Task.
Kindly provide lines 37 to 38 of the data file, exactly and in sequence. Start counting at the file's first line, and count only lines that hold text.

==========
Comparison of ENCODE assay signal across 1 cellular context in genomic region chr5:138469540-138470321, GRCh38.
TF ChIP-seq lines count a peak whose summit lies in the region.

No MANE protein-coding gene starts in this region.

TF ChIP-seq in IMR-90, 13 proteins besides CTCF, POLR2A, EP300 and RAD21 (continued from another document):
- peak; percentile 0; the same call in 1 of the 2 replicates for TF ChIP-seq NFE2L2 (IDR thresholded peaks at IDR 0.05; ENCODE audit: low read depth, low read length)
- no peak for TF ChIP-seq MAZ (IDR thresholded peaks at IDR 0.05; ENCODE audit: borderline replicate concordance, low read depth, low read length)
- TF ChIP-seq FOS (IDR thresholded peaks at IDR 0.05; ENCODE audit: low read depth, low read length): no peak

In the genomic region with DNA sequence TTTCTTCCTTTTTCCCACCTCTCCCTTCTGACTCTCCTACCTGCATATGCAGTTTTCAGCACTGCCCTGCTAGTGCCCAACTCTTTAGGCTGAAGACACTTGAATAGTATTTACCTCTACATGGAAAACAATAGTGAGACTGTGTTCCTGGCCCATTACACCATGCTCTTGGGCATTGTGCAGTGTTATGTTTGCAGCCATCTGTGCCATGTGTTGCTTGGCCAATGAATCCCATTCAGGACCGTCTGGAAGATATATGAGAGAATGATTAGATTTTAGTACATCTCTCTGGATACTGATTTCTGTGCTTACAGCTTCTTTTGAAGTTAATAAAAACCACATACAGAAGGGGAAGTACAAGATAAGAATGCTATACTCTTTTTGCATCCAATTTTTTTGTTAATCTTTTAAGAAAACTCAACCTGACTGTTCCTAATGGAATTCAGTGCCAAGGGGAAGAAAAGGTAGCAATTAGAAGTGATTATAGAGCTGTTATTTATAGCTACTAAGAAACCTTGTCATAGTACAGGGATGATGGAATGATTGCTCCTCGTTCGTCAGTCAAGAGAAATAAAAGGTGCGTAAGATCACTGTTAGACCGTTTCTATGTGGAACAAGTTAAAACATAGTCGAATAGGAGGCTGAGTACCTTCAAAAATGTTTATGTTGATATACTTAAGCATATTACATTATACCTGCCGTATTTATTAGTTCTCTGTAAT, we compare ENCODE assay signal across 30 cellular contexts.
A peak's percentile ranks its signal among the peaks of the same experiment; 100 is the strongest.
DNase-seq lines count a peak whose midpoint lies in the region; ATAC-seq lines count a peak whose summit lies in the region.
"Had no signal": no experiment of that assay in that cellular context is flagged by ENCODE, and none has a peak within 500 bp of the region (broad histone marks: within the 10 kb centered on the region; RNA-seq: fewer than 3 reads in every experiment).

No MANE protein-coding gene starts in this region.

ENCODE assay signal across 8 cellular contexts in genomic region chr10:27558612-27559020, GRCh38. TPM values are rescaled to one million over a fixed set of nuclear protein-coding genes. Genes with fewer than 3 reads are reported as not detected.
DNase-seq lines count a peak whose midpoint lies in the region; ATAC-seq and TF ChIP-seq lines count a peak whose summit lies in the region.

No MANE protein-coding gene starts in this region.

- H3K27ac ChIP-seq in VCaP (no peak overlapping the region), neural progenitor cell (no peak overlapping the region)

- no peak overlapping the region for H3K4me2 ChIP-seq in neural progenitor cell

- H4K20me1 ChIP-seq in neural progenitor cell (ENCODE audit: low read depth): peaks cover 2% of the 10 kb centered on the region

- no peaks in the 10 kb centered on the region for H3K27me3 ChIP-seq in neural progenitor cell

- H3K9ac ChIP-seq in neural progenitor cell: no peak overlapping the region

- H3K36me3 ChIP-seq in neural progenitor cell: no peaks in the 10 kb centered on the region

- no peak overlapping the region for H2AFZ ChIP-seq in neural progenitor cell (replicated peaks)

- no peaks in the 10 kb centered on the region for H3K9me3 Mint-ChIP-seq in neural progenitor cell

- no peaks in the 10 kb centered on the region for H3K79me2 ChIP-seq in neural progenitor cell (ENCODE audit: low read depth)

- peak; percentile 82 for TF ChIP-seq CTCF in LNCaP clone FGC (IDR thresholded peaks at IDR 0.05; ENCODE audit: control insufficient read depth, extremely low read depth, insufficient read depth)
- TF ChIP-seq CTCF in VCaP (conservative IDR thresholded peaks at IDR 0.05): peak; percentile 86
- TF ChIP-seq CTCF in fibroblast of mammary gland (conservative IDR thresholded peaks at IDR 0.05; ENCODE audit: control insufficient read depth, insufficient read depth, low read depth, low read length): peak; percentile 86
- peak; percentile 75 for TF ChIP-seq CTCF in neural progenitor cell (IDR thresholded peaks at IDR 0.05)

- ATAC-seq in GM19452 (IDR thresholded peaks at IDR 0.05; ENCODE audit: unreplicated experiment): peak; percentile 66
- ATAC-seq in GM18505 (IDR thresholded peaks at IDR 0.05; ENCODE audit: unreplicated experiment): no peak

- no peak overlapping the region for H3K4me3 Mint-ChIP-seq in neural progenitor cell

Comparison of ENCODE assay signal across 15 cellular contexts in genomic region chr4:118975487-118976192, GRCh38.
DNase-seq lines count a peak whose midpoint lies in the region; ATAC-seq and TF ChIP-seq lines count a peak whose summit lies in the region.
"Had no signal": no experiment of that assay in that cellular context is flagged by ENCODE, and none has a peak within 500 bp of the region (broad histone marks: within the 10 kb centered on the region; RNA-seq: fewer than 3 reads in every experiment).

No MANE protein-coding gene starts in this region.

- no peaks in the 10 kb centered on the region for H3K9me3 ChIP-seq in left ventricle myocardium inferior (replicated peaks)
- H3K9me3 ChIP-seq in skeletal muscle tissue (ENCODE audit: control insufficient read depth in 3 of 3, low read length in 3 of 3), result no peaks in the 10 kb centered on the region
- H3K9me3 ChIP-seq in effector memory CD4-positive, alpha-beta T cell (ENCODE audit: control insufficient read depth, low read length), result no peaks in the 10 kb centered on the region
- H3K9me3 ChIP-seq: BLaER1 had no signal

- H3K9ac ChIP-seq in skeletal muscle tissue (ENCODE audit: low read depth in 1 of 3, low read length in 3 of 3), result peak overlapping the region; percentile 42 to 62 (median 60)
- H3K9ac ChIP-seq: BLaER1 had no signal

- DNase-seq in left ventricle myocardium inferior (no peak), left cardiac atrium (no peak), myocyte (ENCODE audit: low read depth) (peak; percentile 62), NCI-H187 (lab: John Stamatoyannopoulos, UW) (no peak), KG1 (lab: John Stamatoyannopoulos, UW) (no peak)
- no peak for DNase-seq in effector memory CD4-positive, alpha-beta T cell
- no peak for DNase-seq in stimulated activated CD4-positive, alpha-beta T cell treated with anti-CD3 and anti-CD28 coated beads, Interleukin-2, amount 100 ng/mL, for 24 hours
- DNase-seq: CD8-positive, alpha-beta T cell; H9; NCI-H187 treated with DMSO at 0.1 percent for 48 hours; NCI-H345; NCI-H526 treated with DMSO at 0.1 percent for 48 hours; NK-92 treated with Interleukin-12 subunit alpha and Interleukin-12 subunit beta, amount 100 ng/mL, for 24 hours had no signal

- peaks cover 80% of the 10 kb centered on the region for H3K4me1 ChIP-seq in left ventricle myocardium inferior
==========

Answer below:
- H3K9me3 ChIP-seq in skeletal muscle tissue (ENCODE audit: control insufficient read depth in 3 of 3, low read length in 3 of 3), result no peaks in the 10 kb centered on the region
- H3K9me3 ChIP-seq in effector memory CD4-positive, alpha-beta T cell (ENCODE audit: control insufficient read depth, low read length), result no peaks in the 10 kb centered on the region